The cost of tuition, books, room and board (if applicable) add up quickly, leaving you despondent about how you will pay for school. Even with scholarships and grants, your bank account may fall short of what is due, forcing you to apply for student loans. Loans afford you the education and degree you want, but loans also come with varying degrees of interest, benefits and negatives.
Here is how subsidized and unsubsidized loans from the U.S. Department of Education differ.
Whether you choose a subsidized or unsubsidized Federal Direct Loan from the U.S. Department of Education, you must fulfill specific criteria. According to Investopedia writer Rebecca Lake, the school you choose to attend (at least half time) has to be enrolled in the loan program. U.S. or eligible non-citizen status is required along with a Social Security number. If you have existing federal loans, you must be in good standing and have completed high school and earned a diploma or an equivalent. You must also prove academic progress. Male students have to register with the Selective Service if they are between the ages of 18 and 25. The Free Application for Federal Student Aid (FAFSA) covers both subsidized and unsubsidized loans.
Subsidized student loans
If you are pursuing an undergraduate degree, you can apply for a subsidized loan. You must prove your financial need. You will be limited in the amount you can borrow, but interest on a subsidized loan is covered by the Education Department while you are a student, according to NerdWallet writer Anna Helhoski.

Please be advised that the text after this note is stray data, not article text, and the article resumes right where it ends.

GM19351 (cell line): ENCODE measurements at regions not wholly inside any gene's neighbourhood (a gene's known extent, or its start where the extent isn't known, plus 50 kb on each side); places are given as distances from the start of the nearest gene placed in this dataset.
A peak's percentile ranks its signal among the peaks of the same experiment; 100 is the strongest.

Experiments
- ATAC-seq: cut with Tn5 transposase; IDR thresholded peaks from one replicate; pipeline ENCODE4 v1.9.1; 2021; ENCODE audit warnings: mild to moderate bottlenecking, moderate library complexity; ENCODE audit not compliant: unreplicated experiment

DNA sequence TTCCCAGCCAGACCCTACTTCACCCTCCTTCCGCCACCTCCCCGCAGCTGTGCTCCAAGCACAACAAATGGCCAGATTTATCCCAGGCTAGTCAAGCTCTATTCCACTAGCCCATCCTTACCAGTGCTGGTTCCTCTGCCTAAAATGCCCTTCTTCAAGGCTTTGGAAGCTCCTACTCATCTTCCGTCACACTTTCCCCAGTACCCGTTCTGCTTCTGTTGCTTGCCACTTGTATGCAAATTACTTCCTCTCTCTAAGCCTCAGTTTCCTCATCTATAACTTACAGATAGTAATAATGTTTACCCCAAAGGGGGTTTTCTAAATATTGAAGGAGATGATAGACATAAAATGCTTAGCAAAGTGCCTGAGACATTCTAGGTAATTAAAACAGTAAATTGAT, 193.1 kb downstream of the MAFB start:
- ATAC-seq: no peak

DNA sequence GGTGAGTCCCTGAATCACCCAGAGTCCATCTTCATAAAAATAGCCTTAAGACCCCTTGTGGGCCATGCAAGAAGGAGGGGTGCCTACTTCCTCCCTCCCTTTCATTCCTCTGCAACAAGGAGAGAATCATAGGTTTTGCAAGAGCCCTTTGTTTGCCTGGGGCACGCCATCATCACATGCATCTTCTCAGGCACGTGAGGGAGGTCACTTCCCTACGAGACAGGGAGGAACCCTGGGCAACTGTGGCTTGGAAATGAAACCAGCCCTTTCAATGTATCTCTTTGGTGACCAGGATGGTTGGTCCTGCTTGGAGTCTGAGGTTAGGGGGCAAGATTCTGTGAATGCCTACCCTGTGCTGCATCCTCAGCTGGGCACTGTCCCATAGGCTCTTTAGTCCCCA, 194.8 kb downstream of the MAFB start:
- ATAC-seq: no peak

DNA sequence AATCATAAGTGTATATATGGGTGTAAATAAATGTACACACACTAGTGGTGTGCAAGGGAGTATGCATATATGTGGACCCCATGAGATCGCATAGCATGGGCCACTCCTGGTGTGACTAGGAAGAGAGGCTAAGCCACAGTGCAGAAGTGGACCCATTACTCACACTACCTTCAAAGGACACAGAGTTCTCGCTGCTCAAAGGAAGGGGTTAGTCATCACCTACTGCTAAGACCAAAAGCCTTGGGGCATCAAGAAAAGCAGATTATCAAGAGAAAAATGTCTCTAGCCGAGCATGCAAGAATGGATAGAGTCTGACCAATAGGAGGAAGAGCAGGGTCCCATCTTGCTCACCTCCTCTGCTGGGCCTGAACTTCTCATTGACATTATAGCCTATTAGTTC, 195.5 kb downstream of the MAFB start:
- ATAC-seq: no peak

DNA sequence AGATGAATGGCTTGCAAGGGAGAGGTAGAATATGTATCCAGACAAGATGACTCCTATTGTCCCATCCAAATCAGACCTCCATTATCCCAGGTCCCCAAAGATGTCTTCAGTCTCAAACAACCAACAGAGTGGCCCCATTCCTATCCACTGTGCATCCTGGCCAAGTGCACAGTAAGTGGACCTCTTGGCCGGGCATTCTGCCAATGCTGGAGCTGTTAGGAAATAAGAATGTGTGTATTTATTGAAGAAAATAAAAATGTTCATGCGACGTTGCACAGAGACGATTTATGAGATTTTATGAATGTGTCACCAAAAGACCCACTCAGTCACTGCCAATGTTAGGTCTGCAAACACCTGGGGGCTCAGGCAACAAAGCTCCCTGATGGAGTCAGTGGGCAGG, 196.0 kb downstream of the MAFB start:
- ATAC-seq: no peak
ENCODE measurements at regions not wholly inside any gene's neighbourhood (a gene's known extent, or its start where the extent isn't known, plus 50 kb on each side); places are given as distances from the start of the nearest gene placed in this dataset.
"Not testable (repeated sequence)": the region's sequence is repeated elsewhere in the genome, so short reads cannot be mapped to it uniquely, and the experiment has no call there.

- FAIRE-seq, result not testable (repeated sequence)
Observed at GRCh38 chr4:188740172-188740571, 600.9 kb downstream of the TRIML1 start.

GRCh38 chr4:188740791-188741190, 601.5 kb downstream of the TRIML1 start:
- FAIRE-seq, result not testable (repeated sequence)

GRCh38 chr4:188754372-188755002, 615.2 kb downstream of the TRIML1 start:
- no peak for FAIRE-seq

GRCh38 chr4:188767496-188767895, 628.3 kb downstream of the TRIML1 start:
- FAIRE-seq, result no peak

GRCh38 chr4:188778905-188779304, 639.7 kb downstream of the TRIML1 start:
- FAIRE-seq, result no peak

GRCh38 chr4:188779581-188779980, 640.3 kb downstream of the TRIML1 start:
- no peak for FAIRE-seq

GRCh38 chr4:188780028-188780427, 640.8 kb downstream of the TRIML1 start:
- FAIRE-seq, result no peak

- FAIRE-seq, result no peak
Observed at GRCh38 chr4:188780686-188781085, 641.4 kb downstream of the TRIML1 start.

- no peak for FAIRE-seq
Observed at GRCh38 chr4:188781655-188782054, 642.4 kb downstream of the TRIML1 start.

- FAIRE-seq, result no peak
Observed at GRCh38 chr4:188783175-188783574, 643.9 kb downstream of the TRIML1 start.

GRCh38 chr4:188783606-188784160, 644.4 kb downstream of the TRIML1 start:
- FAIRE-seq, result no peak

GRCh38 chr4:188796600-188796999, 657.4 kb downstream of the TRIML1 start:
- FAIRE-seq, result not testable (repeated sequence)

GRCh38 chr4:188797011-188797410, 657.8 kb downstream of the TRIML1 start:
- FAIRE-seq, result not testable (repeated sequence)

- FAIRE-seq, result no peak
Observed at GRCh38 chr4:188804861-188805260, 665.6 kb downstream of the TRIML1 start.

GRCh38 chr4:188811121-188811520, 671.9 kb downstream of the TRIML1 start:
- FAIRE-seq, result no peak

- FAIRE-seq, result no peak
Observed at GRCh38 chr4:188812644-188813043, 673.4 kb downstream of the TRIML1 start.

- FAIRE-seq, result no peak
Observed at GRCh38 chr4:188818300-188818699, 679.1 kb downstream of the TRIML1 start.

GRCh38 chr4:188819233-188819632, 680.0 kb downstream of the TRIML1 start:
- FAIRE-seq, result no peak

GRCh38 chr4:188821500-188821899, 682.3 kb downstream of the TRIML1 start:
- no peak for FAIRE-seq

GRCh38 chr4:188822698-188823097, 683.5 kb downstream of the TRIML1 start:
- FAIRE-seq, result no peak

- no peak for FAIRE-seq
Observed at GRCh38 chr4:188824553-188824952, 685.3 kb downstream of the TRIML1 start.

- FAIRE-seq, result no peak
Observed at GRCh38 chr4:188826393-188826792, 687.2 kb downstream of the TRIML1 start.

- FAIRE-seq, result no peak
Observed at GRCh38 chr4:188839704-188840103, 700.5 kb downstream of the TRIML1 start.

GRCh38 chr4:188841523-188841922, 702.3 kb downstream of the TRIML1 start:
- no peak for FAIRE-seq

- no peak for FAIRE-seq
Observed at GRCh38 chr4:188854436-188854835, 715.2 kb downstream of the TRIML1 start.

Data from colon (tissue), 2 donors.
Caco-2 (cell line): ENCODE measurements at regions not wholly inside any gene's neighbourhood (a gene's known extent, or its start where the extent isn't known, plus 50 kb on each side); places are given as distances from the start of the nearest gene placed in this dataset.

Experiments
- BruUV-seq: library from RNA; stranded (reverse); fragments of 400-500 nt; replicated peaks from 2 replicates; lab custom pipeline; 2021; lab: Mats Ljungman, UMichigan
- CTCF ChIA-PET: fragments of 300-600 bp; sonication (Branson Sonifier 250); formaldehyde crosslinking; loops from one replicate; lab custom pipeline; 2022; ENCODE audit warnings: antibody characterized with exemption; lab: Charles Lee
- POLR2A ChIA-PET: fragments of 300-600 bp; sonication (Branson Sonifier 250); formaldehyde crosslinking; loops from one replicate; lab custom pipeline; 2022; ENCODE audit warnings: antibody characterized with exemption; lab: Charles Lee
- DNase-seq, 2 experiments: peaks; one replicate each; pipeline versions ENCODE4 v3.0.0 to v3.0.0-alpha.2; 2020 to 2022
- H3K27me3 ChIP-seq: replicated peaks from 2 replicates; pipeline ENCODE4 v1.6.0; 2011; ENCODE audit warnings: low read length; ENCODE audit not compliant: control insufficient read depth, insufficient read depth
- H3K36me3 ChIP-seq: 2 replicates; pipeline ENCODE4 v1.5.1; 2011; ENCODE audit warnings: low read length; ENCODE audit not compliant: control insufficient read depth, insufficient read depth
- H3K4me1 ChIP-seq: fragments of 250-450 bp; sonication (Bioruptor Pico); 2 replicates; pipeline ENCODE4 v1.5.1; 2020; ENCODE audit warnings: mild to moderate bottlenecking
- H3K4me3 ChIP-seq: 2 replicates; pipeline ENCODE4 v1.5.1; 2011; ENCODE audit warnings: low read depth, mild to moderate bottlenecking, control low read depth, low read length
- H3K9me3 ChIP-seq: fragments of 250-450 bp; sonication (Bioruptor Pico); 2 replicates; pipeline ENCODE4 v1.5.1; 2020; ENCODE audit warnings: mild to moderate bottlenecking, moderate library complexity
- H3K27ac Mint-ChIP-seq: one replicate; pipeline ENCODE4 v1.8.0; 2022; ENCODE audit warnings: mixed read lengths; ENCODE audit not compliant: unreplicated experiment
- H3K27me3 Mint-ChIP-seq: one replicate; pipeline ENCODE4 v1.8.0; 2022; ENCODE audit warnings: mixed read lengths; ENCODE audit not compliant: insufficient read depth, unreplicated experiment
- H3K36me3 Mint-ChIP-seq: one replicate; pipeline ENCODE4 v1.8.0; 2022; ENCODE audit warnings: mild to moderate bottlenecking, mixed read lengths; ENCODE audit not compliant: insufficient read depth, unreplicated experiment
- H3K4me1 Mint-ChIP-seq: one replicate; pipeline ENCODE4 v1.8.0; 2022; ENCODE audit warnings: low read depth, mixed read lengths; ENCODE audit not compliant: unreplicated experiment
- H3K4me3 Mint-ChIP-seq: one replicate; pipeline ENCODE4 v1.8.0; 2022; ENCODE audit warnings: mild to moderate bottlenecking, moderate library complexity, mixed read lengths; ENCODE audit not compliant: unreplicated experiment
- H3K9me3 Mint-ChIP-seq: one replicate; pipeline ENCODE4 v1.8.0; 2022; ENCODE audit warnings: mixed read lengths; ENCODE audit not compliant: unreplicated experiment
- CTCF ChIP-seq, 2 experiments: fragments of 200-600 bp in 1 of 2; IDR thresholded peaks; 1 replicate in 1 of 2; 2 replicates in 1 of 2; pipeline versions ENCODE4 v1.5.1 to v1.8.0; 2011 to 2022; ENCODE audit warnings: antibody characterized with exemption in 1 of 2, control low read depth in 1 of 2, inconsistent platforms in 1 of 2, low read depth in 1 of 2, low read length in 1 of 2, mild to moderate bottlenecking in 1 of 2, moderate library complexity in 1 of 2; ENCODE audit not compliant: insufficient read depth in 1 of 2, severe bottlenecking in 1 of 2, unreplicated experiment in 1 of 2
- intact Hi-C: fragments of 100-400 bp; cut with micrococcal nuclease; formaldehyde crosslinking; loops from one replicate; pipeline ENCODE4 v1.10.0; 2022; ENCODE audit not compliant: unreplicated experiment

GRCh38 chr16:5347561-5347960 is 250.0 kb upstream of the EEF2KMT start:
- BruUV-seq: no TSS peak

The government will also pay the loan’s interest for six months after you leave school, adds Lake.
You can also apply for a loan deferment (up to three years). During the deferment period, you will not be responsible for interest payments, according to Investopedia writer Jim Probasco.
Unsubsidized student loans
A Direct unsubsidized student loan is available if you are planning to earn an undergraduate, graduate or professional degree. Unlike subsidized loans, you do not have to prove your financial need to be eligible for an unsubsidized loan, which offers higher limits compared to subsidized options, reports Helhoski.
“The loan limit for the entire time you’re enrolled is $31,000 for dependent undergraduate students. The limits are $57,500 for independent undergraduate students and $138,500 for graduate students, who are considered independent,” she adds.
The higher limit offers more financial assistance and allows you to achieve more advanced degrees, but it comes at a higher price in terms of interest.
“Interest begins accruing as soon as the loan is disbursed, including while students are enrolled in school,” according to Helhoski. “Loan payments are not due in the first six months after you leave school, but interest will continue to build. It will then capitalize, meaning it’s added to the original amount borrowed.”
Both federally mandated subsidized and unsubsidized loans have pros and cons. Before you choose, evaluate both options critically so you can pursue your degree without stressing too much, over how you will pay back the loan after graduation.